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Nursing Accord 2010

Summit delegates called on RCNA to provide a platform from which the nursing profession can demonstrate unity and call for collective action.

At the Royal College of Nursing, Australia (RCNA) National Nursing Summit held in Canberra over two days from 27–28 May 2010, nurses from across Australia charged RCNA with the responsibility to provide leadership on a number of critical professional issues.

It is critical that policy makers, in the future development and reform of Australia’s health care system, understand the direct impact nursing care and service delivery has on patient health outcomes. As the ‘agents of connectivity’ within our health care system, nurses have the unique role of providing essential linkages between the system’s many users, health professionals and service arrangements.

Government and policy makers must acknowledge the size of the nursing workforce, the breadth of nursing services provided across acute, aged care and community environments, and the direct impact nursing care has on health outcomes, by affording the profession influential roles in the design, development and implementation of any health service planning.

There is an urgent need for investment to build capacity within the nursing workforce, particularly in relation to:
• leadership
• governance
• mentoring
• the next generation of nurses.

Summit delegates called for the following investments in the nursing profession:

A National Nursing and Midwifery Workforce Strategy
A National Nursing and Midwifery Workforce Strategy that extends beyond workforce numbers is urgently required. A strategy to strengthen the development of a flexible, sustainable nursing and midwifery workforce that is educationally prepared to meet the health care needs of the population must be designed.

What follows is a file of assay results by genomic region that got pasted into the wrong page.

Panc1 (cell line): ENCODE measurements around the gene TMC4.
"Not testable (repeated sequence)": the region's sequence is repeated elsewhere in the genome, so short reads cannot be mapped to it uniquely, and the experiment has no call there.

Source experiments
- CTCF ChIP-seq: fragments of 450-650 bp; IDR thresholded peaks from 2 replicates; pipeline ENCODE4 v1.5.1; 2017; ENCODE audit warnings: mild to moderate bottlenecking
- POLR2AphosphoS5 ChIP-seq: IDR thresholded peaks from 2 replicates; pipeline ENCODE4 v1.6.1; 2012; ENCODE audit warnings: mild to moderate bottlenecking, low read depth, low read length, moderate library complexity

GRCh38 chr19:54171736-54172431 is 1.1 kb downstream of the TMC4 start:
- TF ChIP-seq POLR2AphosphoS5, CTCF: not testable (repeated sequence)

Apart from ensuring a sufficient supply of nurses and midwives, the strategy should address the need for the workforce to be well supported into the workplace, mentored and retained if future workforce demands are to be met. The strategy must also examine opportunities to work with and support other levels of health care workers.

Professional development to support corporate and clinical governance roles
Nurses must assume their place in health system governance structures in order to effectively contribute to ensuring optimal patient outcomes. Nursing representation advocates for patient, client and resident outcomes by providing nursing expertise and systems knowledge that is exclusively understood by the nursing profession.

Investment in the professional development of nurses in corporate and clinical governance roles and responsibilities is required to empower nursing representation on governance committees and boards and to ensure knowledge transfer from the nursing profession.

Leadership development programs and forums for nurses
Effective professional leadership is essential to examine and communicate policy developments, disseminate information and form collective positions from the professional nursing perspective. Nursing organisations, including RCNA, are called on to support greater participation of nurses in policy discussions and decision-making forums.

Nursing organisations must work to secure opportunities for nurses to access leadership development programs to develop skills and confidence to contribute to health policy discussions.

Influence on the design and governance of primary health care reforms
Interprofessional collaborations and partnerships are essential in the design and governance of primary health care reforms. Nursing leaders must secure professional representation on relevant primary health care reform forums to influence the design of the future primary health care system and its ongoing operation and development.

To do this, the nursing profession must be appropriately represented in future health care governance structures including Local Health Networks and Primary Health Care Organisations/Medicare Locals (however named).

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